2) It delivers the “feel” or personality of the company A logo can be conservative, playful, technological, rebellious, loud or soft but it shouldn’t deliver a message (direct or subliminal) that contradicts the company philosophy or personality. In other words, if you are selling heart medication, a logo that looks like it is from a kid’s toy store is probably NOT a “good” logo and visa versa.
3) It is a distinctive mark that can be easily recognized and remembered.
4) It should be easily and quickly read. The text should not be too “tricky” making it harder to decipher what it says.
5) It has a quality or element that can be used to reinforce the marketing focus. This works to remind the viewer of the marketing message while increasing the visual equity of the logo itself.
6) Finally, it’s likable Yes, it is your house… but if you don’t put some thought into what your customers think, you just might not have that much company.
Our Steps for Designing a Great Logo
Step 1 – All great things start with a conversation. We learn your likes, dislikes, aspects about the company or product, the target audience, etc. This is where we gather information and an understanding which is used to begin the initial brainstorming process. It’s important at this stage that you have thought through the target audience and your desired “feel” for the logo. Also, do you need a tagline that can quickly position a company or deliver a company’s best qualities? But we’ll lead you through a discussion to help with this.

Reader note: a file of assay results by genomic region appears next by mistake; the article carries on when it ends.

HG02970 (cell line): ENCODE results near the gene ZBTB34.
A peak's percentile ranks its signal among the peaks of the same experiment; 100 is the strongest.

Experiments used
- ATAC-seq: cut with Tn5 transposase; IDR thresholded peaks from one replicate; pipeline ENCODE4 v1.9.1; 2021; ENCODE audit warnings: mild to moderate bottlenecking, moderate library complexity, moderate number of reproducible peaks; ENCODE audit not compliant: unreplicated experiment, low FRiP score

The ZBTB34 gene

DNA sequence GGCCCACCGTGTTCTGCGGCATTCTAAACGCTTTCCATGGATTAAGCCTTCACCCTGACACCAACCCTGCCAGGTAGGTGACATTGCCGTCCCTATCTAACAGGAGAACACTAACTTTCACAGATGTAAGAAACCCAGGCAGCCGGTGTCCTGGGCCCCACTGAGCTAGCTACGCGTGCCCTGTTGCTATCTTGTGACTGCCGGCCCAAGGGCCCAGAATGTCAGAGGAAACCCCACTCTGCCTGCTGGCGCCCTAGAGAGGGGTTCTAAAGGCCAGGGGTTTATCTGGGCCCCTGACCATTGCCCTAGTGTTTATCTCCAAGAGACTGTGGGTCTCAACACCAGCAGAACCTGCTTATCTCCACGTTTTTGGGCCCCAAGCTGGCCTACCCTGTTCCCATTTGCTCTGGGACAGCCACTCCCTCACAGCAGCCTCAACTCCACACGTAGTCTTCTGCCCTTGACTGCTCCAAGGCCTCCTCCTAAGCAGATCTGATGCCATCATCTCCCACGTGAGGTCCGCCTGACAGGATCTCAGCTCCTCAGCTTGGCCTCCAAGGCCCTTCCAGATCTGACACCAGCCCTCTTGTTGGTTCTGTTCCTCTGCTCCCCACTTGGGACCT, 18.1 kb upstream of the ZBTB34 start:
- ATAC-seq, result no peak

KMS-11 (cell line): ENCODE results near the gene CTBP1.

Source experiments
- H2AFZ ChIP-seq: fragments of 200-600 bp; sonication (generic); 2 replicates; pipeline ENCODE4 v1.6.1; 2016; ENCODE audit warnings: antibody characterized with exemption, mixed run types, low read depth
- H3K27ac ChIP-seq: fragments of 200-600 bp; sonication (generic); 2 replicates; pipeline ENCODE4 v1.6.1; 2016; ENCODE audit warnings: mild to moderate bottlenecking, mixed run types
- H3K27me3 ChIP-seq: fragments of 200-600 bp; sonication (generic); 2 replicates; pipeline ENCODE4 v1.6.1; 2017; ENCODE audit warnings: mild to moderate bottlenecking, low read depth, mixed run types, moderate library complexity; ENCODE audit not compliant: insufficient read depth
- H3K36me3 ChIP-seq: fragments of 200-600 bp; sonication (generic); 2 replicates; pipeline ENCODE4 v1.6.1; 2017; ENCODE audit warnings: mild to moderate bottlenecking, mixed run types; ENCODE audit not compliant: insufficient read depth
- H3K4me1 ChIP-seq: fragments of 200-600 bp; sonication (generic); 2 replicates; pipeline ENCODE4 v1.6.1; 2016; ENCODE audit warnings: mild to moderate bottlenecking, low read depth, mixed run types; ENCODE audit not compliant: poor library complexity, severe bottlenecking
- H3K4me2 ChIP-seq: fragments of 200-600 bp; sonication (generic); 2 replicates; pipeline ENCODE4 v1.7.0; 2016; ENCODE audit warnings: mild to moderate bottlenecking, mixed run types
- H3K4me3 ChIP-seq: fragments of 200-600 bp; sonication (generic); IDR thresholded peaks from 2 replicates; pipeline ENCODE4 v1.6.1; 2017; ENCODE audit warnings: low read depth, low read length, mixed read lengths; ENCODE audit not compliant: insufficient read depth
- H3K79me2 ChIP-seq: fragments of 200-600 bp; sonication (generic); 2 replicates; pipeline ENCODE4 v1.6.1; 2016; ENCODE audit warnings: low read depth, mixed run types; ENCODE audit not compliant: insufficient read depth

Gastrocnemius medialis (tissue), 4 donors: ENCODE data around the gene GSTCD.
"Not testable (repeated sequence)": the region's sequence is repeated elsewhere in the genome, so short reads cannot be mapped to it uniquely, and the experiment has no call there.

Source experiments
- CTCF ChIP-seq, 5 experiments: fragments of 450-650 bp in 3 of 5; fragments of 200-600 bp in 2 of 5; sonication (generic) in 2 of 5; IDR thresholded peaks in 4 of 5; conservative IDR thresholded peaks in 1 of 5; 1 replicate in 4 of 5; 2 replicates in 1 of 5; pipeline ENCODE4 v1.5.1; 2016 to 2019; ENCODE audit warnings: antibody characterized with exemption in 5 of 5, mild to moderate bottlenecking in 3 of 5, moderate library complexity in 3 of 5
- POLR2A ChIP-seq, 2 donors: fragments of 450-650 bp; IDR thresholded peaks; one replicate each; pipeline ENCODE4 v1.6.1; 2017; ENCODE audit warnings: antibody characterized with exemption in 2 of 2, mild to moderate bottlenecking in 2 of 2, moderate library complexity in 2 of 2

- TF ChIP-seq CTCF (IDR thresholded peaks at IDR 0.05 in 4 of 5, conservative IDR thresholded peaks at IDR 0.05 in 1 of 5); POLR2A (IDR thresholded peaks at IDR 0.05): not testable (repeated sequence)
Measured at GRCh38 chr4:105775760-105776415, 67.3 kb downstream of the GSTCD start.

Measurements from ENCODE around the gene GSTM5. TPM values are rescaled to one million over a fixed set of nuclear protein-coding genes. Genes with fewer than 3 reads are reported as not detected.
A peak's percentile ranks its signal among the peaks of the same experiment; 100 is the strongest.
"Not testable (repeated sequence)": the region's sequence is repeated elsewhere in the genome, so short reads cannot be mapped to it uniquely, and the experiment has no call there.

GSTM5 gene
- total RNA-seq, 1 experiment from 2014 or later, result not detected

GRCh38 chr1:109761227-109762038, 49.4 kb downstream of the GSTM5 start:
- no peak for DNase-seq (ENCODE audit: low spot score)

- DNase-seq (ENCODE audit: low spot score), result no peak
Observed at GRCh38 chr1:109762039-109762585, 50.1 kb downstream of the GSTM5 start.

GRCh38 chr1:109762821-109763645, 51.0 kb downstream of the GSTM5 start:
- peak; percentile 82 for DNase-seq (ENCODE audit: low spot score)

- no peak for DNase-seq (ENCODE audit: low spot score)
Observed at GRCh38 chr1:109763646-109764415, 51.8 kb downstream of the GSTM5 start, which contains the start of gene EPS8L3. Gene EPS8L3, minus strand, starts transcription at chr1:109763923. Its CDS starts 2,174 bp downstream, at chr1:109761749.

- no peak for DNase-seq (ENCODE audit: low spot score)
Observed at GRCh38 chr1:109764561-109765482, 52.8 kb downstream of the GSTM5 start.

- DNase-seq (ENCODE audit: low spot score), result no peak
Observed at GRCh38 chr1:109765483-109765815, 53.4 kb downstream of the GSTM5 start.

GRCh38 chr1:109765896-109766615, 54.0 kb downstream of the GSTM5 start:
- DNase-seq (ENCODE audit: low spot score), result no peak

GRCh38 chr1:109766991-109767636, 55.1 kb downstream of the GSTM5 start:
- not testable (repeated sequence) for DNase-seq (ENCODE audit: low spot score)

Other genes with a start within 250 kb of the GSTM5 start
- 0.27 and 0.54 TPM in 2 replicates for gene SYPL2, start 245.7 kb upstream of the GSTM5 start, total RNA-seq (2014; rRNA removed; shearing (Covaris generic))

Step 2 – Researching Competition. We research competition and your industry on-line to learn about any visual trends that we might want to utilize… or avoid. Making a logo that looks like everyone else in an industry is a huge mistake. A logo should be distinct but it should also deliver the impression that it “fits” for the specific industry that a company occupies.
Step 3 – Thinking and sketching. This is where the fluidity of a pencil allows for a greater and faster exploration of a wider range of thoughts and creative ideas. We generate dozens and dozens of options in a very rough format. We then edit these down to 5-8 options that we think might evolve into strong logo options.